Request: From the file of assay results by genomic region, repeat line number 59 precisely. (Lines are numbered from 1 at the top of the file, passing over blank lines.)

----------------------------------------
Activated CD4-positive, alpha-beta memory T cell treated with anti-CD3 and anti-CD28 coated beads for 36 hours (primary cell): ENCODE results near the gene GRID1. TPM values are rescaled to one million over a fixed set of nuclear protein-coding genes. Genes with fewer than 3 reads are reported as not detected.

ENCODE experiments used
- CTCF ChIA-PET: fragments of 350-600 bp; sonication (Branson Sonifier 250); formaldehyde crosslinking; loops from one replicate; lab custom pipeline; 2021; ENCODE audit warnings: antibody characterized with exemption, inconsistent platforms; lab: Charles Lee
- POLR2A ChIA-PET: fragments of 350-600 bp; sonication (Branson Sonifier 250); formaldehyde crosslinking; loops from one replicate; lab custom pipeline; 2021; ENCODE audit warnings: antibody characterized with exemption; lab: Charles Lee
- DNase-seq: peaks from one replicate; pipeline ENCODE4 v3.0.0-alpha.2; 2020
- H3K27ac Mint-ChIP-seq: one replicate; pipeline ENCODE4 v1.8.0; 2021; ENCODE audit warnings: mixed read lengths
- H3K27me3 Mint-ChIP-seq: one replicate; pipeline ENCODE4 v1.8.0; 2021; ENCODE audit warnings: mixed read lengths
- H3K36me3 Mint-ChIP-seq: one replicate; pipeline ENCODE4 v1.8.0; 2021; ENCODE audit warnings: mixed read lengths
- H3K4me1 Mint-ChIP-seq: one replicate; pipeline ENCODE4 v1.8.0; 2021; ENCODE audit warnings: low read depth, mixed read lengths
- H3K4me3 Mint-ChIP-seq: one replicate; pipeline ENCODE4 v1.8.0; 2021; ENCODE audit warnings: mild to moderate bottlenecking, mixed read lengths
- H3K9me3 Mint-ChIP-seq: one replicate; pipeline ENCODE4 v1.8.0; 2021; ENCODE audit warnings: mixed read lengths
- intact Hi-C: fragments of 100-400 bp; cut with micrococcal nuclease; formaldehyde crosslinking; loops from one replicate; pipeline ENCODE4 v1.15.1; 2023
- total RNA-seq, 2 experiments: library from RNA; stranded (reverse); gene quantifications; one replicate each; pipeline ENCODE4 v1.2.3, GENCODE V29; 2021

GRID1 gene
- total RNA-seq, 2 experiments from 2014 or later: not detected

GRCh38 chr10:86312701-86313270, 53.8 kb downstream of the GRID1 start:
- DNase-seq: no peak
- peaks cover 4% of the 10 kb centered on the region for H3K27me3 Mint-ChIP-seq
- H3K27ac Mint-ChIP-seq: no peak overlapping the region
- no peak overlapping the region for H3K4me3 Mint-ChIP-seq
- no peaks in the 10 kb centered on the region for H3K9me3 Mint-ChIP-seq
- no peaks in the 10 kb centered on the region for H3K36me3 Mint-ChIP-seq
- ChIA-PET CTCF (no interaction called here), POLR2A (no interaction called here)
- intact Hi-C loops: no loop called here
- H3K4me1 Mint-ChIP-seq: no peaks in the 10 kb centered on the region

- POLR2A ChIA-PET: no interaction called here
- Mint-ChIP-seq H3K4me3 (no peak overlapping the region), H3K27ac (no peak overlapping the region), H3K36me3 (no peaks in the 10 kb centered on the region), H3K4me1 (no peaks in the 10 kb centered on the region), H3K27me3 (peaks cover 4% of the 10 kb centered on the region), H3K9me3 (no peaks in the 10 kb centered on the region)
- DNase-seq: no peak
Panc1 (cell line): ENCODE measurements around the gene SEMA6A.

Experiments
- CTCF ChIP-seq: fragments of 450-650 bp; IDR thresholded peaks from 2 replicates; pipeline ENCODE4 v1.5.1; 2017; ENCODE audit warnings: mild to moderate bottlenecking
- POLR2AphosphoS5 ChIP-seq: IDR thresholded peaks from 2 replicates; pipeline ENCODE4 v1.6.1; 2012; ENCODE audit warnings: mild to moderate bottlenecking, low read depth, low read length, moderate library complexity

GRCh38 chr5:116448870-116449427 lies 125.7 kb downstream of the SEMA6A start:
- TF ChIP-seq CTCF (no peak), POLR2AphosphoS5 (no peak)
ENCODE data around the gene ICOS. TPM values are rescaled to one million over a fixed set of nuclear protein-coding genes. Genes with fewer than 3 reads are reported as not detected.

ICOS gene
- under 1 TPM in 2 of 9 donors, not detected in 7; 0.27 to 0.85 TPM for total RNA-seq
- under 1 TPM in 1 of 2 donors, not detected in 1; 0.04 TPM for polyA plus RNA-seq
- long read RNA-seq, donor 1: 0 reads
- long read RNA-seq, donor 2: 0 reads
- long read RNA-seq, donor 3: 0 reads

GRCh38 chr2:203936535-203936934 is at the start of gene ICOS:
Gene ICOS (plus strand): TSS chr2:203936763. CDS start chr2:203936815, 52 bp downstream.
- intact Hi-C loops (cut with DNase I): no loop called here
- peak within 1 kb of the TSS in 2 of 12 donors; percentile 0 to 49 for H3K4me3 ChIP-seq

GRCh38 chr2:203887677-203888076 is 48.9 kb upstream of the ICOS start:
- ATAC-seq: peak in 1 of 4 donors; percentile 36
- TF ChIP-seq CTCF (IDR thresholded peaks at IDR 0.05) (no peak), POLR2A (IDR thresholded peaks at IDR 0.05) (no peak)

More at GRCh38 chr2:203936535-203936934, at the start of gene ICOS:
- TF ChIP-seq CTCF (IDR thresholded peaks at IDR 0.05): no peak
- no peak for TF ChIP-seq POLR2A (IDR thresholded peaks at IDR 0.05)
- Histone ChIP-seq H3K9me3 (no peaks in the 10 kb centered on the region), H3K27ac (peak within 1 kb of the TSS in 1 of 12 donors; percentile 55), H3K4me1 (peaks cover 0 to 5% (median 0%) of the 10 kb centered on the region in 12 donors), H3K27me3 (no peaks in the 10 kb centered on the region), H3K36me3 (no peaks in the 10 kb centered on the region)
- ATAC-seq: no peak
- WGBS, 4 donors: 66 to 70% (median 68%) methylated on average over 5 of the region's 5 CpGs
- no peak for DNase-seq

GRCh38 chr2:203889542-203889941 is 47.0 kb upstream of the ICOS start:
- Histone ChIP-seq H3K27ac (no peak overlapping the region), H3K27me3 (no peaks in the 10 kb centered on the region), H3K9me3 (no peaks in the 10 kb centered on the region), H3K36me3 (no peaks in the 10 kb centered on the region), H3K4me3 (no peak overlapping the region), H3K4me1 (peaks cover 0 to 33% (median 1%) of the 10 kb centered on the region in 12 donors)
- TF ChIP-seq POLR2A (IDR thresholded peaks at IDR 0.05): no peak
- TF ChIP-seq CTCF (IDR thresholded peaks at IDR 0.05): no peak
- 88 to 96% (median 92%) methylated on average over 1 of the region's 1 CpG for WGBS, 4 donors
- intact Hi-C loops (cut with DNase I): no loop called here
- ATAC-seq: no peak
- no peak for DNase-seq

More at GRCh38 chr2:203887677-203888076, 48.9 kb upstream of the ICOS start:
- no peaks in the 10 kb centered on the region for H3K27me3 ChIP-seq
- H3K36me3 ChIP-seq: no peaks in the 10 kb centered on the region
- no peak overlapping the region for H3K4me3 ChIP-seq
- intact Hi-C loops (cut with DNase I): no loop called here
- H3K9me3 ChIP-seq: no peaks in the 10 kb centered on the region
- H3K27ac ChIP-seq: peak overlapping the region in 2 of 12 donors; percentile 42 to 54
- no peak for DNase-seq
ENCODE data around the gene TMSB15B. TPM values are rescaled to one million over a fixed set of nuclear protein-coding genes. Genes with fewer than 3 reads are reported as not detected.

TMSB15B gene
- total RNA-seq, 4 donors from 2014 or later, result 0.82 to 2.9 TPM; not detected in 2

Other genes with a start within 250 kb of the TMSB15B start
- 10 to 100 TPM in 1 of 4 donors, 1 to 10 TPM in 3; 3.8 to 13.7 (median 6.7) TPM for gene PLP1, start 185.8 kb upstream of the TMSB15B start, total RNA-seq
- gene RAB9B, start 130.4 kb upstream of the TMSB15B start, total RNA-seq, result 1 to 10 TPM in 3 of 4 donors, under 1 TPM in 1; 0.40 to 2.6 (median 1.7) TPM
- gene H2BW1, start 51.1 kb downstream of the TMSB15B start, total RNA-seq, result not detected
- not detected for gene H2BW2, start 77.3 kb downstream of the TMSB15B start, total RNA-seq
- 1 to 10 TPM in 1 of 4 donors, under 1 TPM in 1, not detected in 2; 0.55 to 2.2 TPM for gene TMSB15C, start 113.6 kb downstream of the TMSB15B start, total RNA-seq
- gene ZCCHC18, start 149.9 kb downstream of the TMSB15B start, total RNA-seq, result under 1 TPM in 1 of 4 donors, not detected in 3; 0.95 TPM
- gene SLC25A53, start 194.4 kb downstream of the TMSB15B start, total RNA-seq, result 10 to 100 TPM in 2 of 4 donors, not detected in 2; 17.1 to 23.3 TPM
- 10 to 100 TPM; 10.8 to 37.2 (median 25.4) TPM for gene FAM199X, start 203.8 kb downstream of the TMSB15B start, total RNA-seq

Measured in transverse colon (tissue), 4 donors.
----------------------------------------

- TF ChIP-seq CTCF (IDR thresholded peaks at IDR 0.05): no peak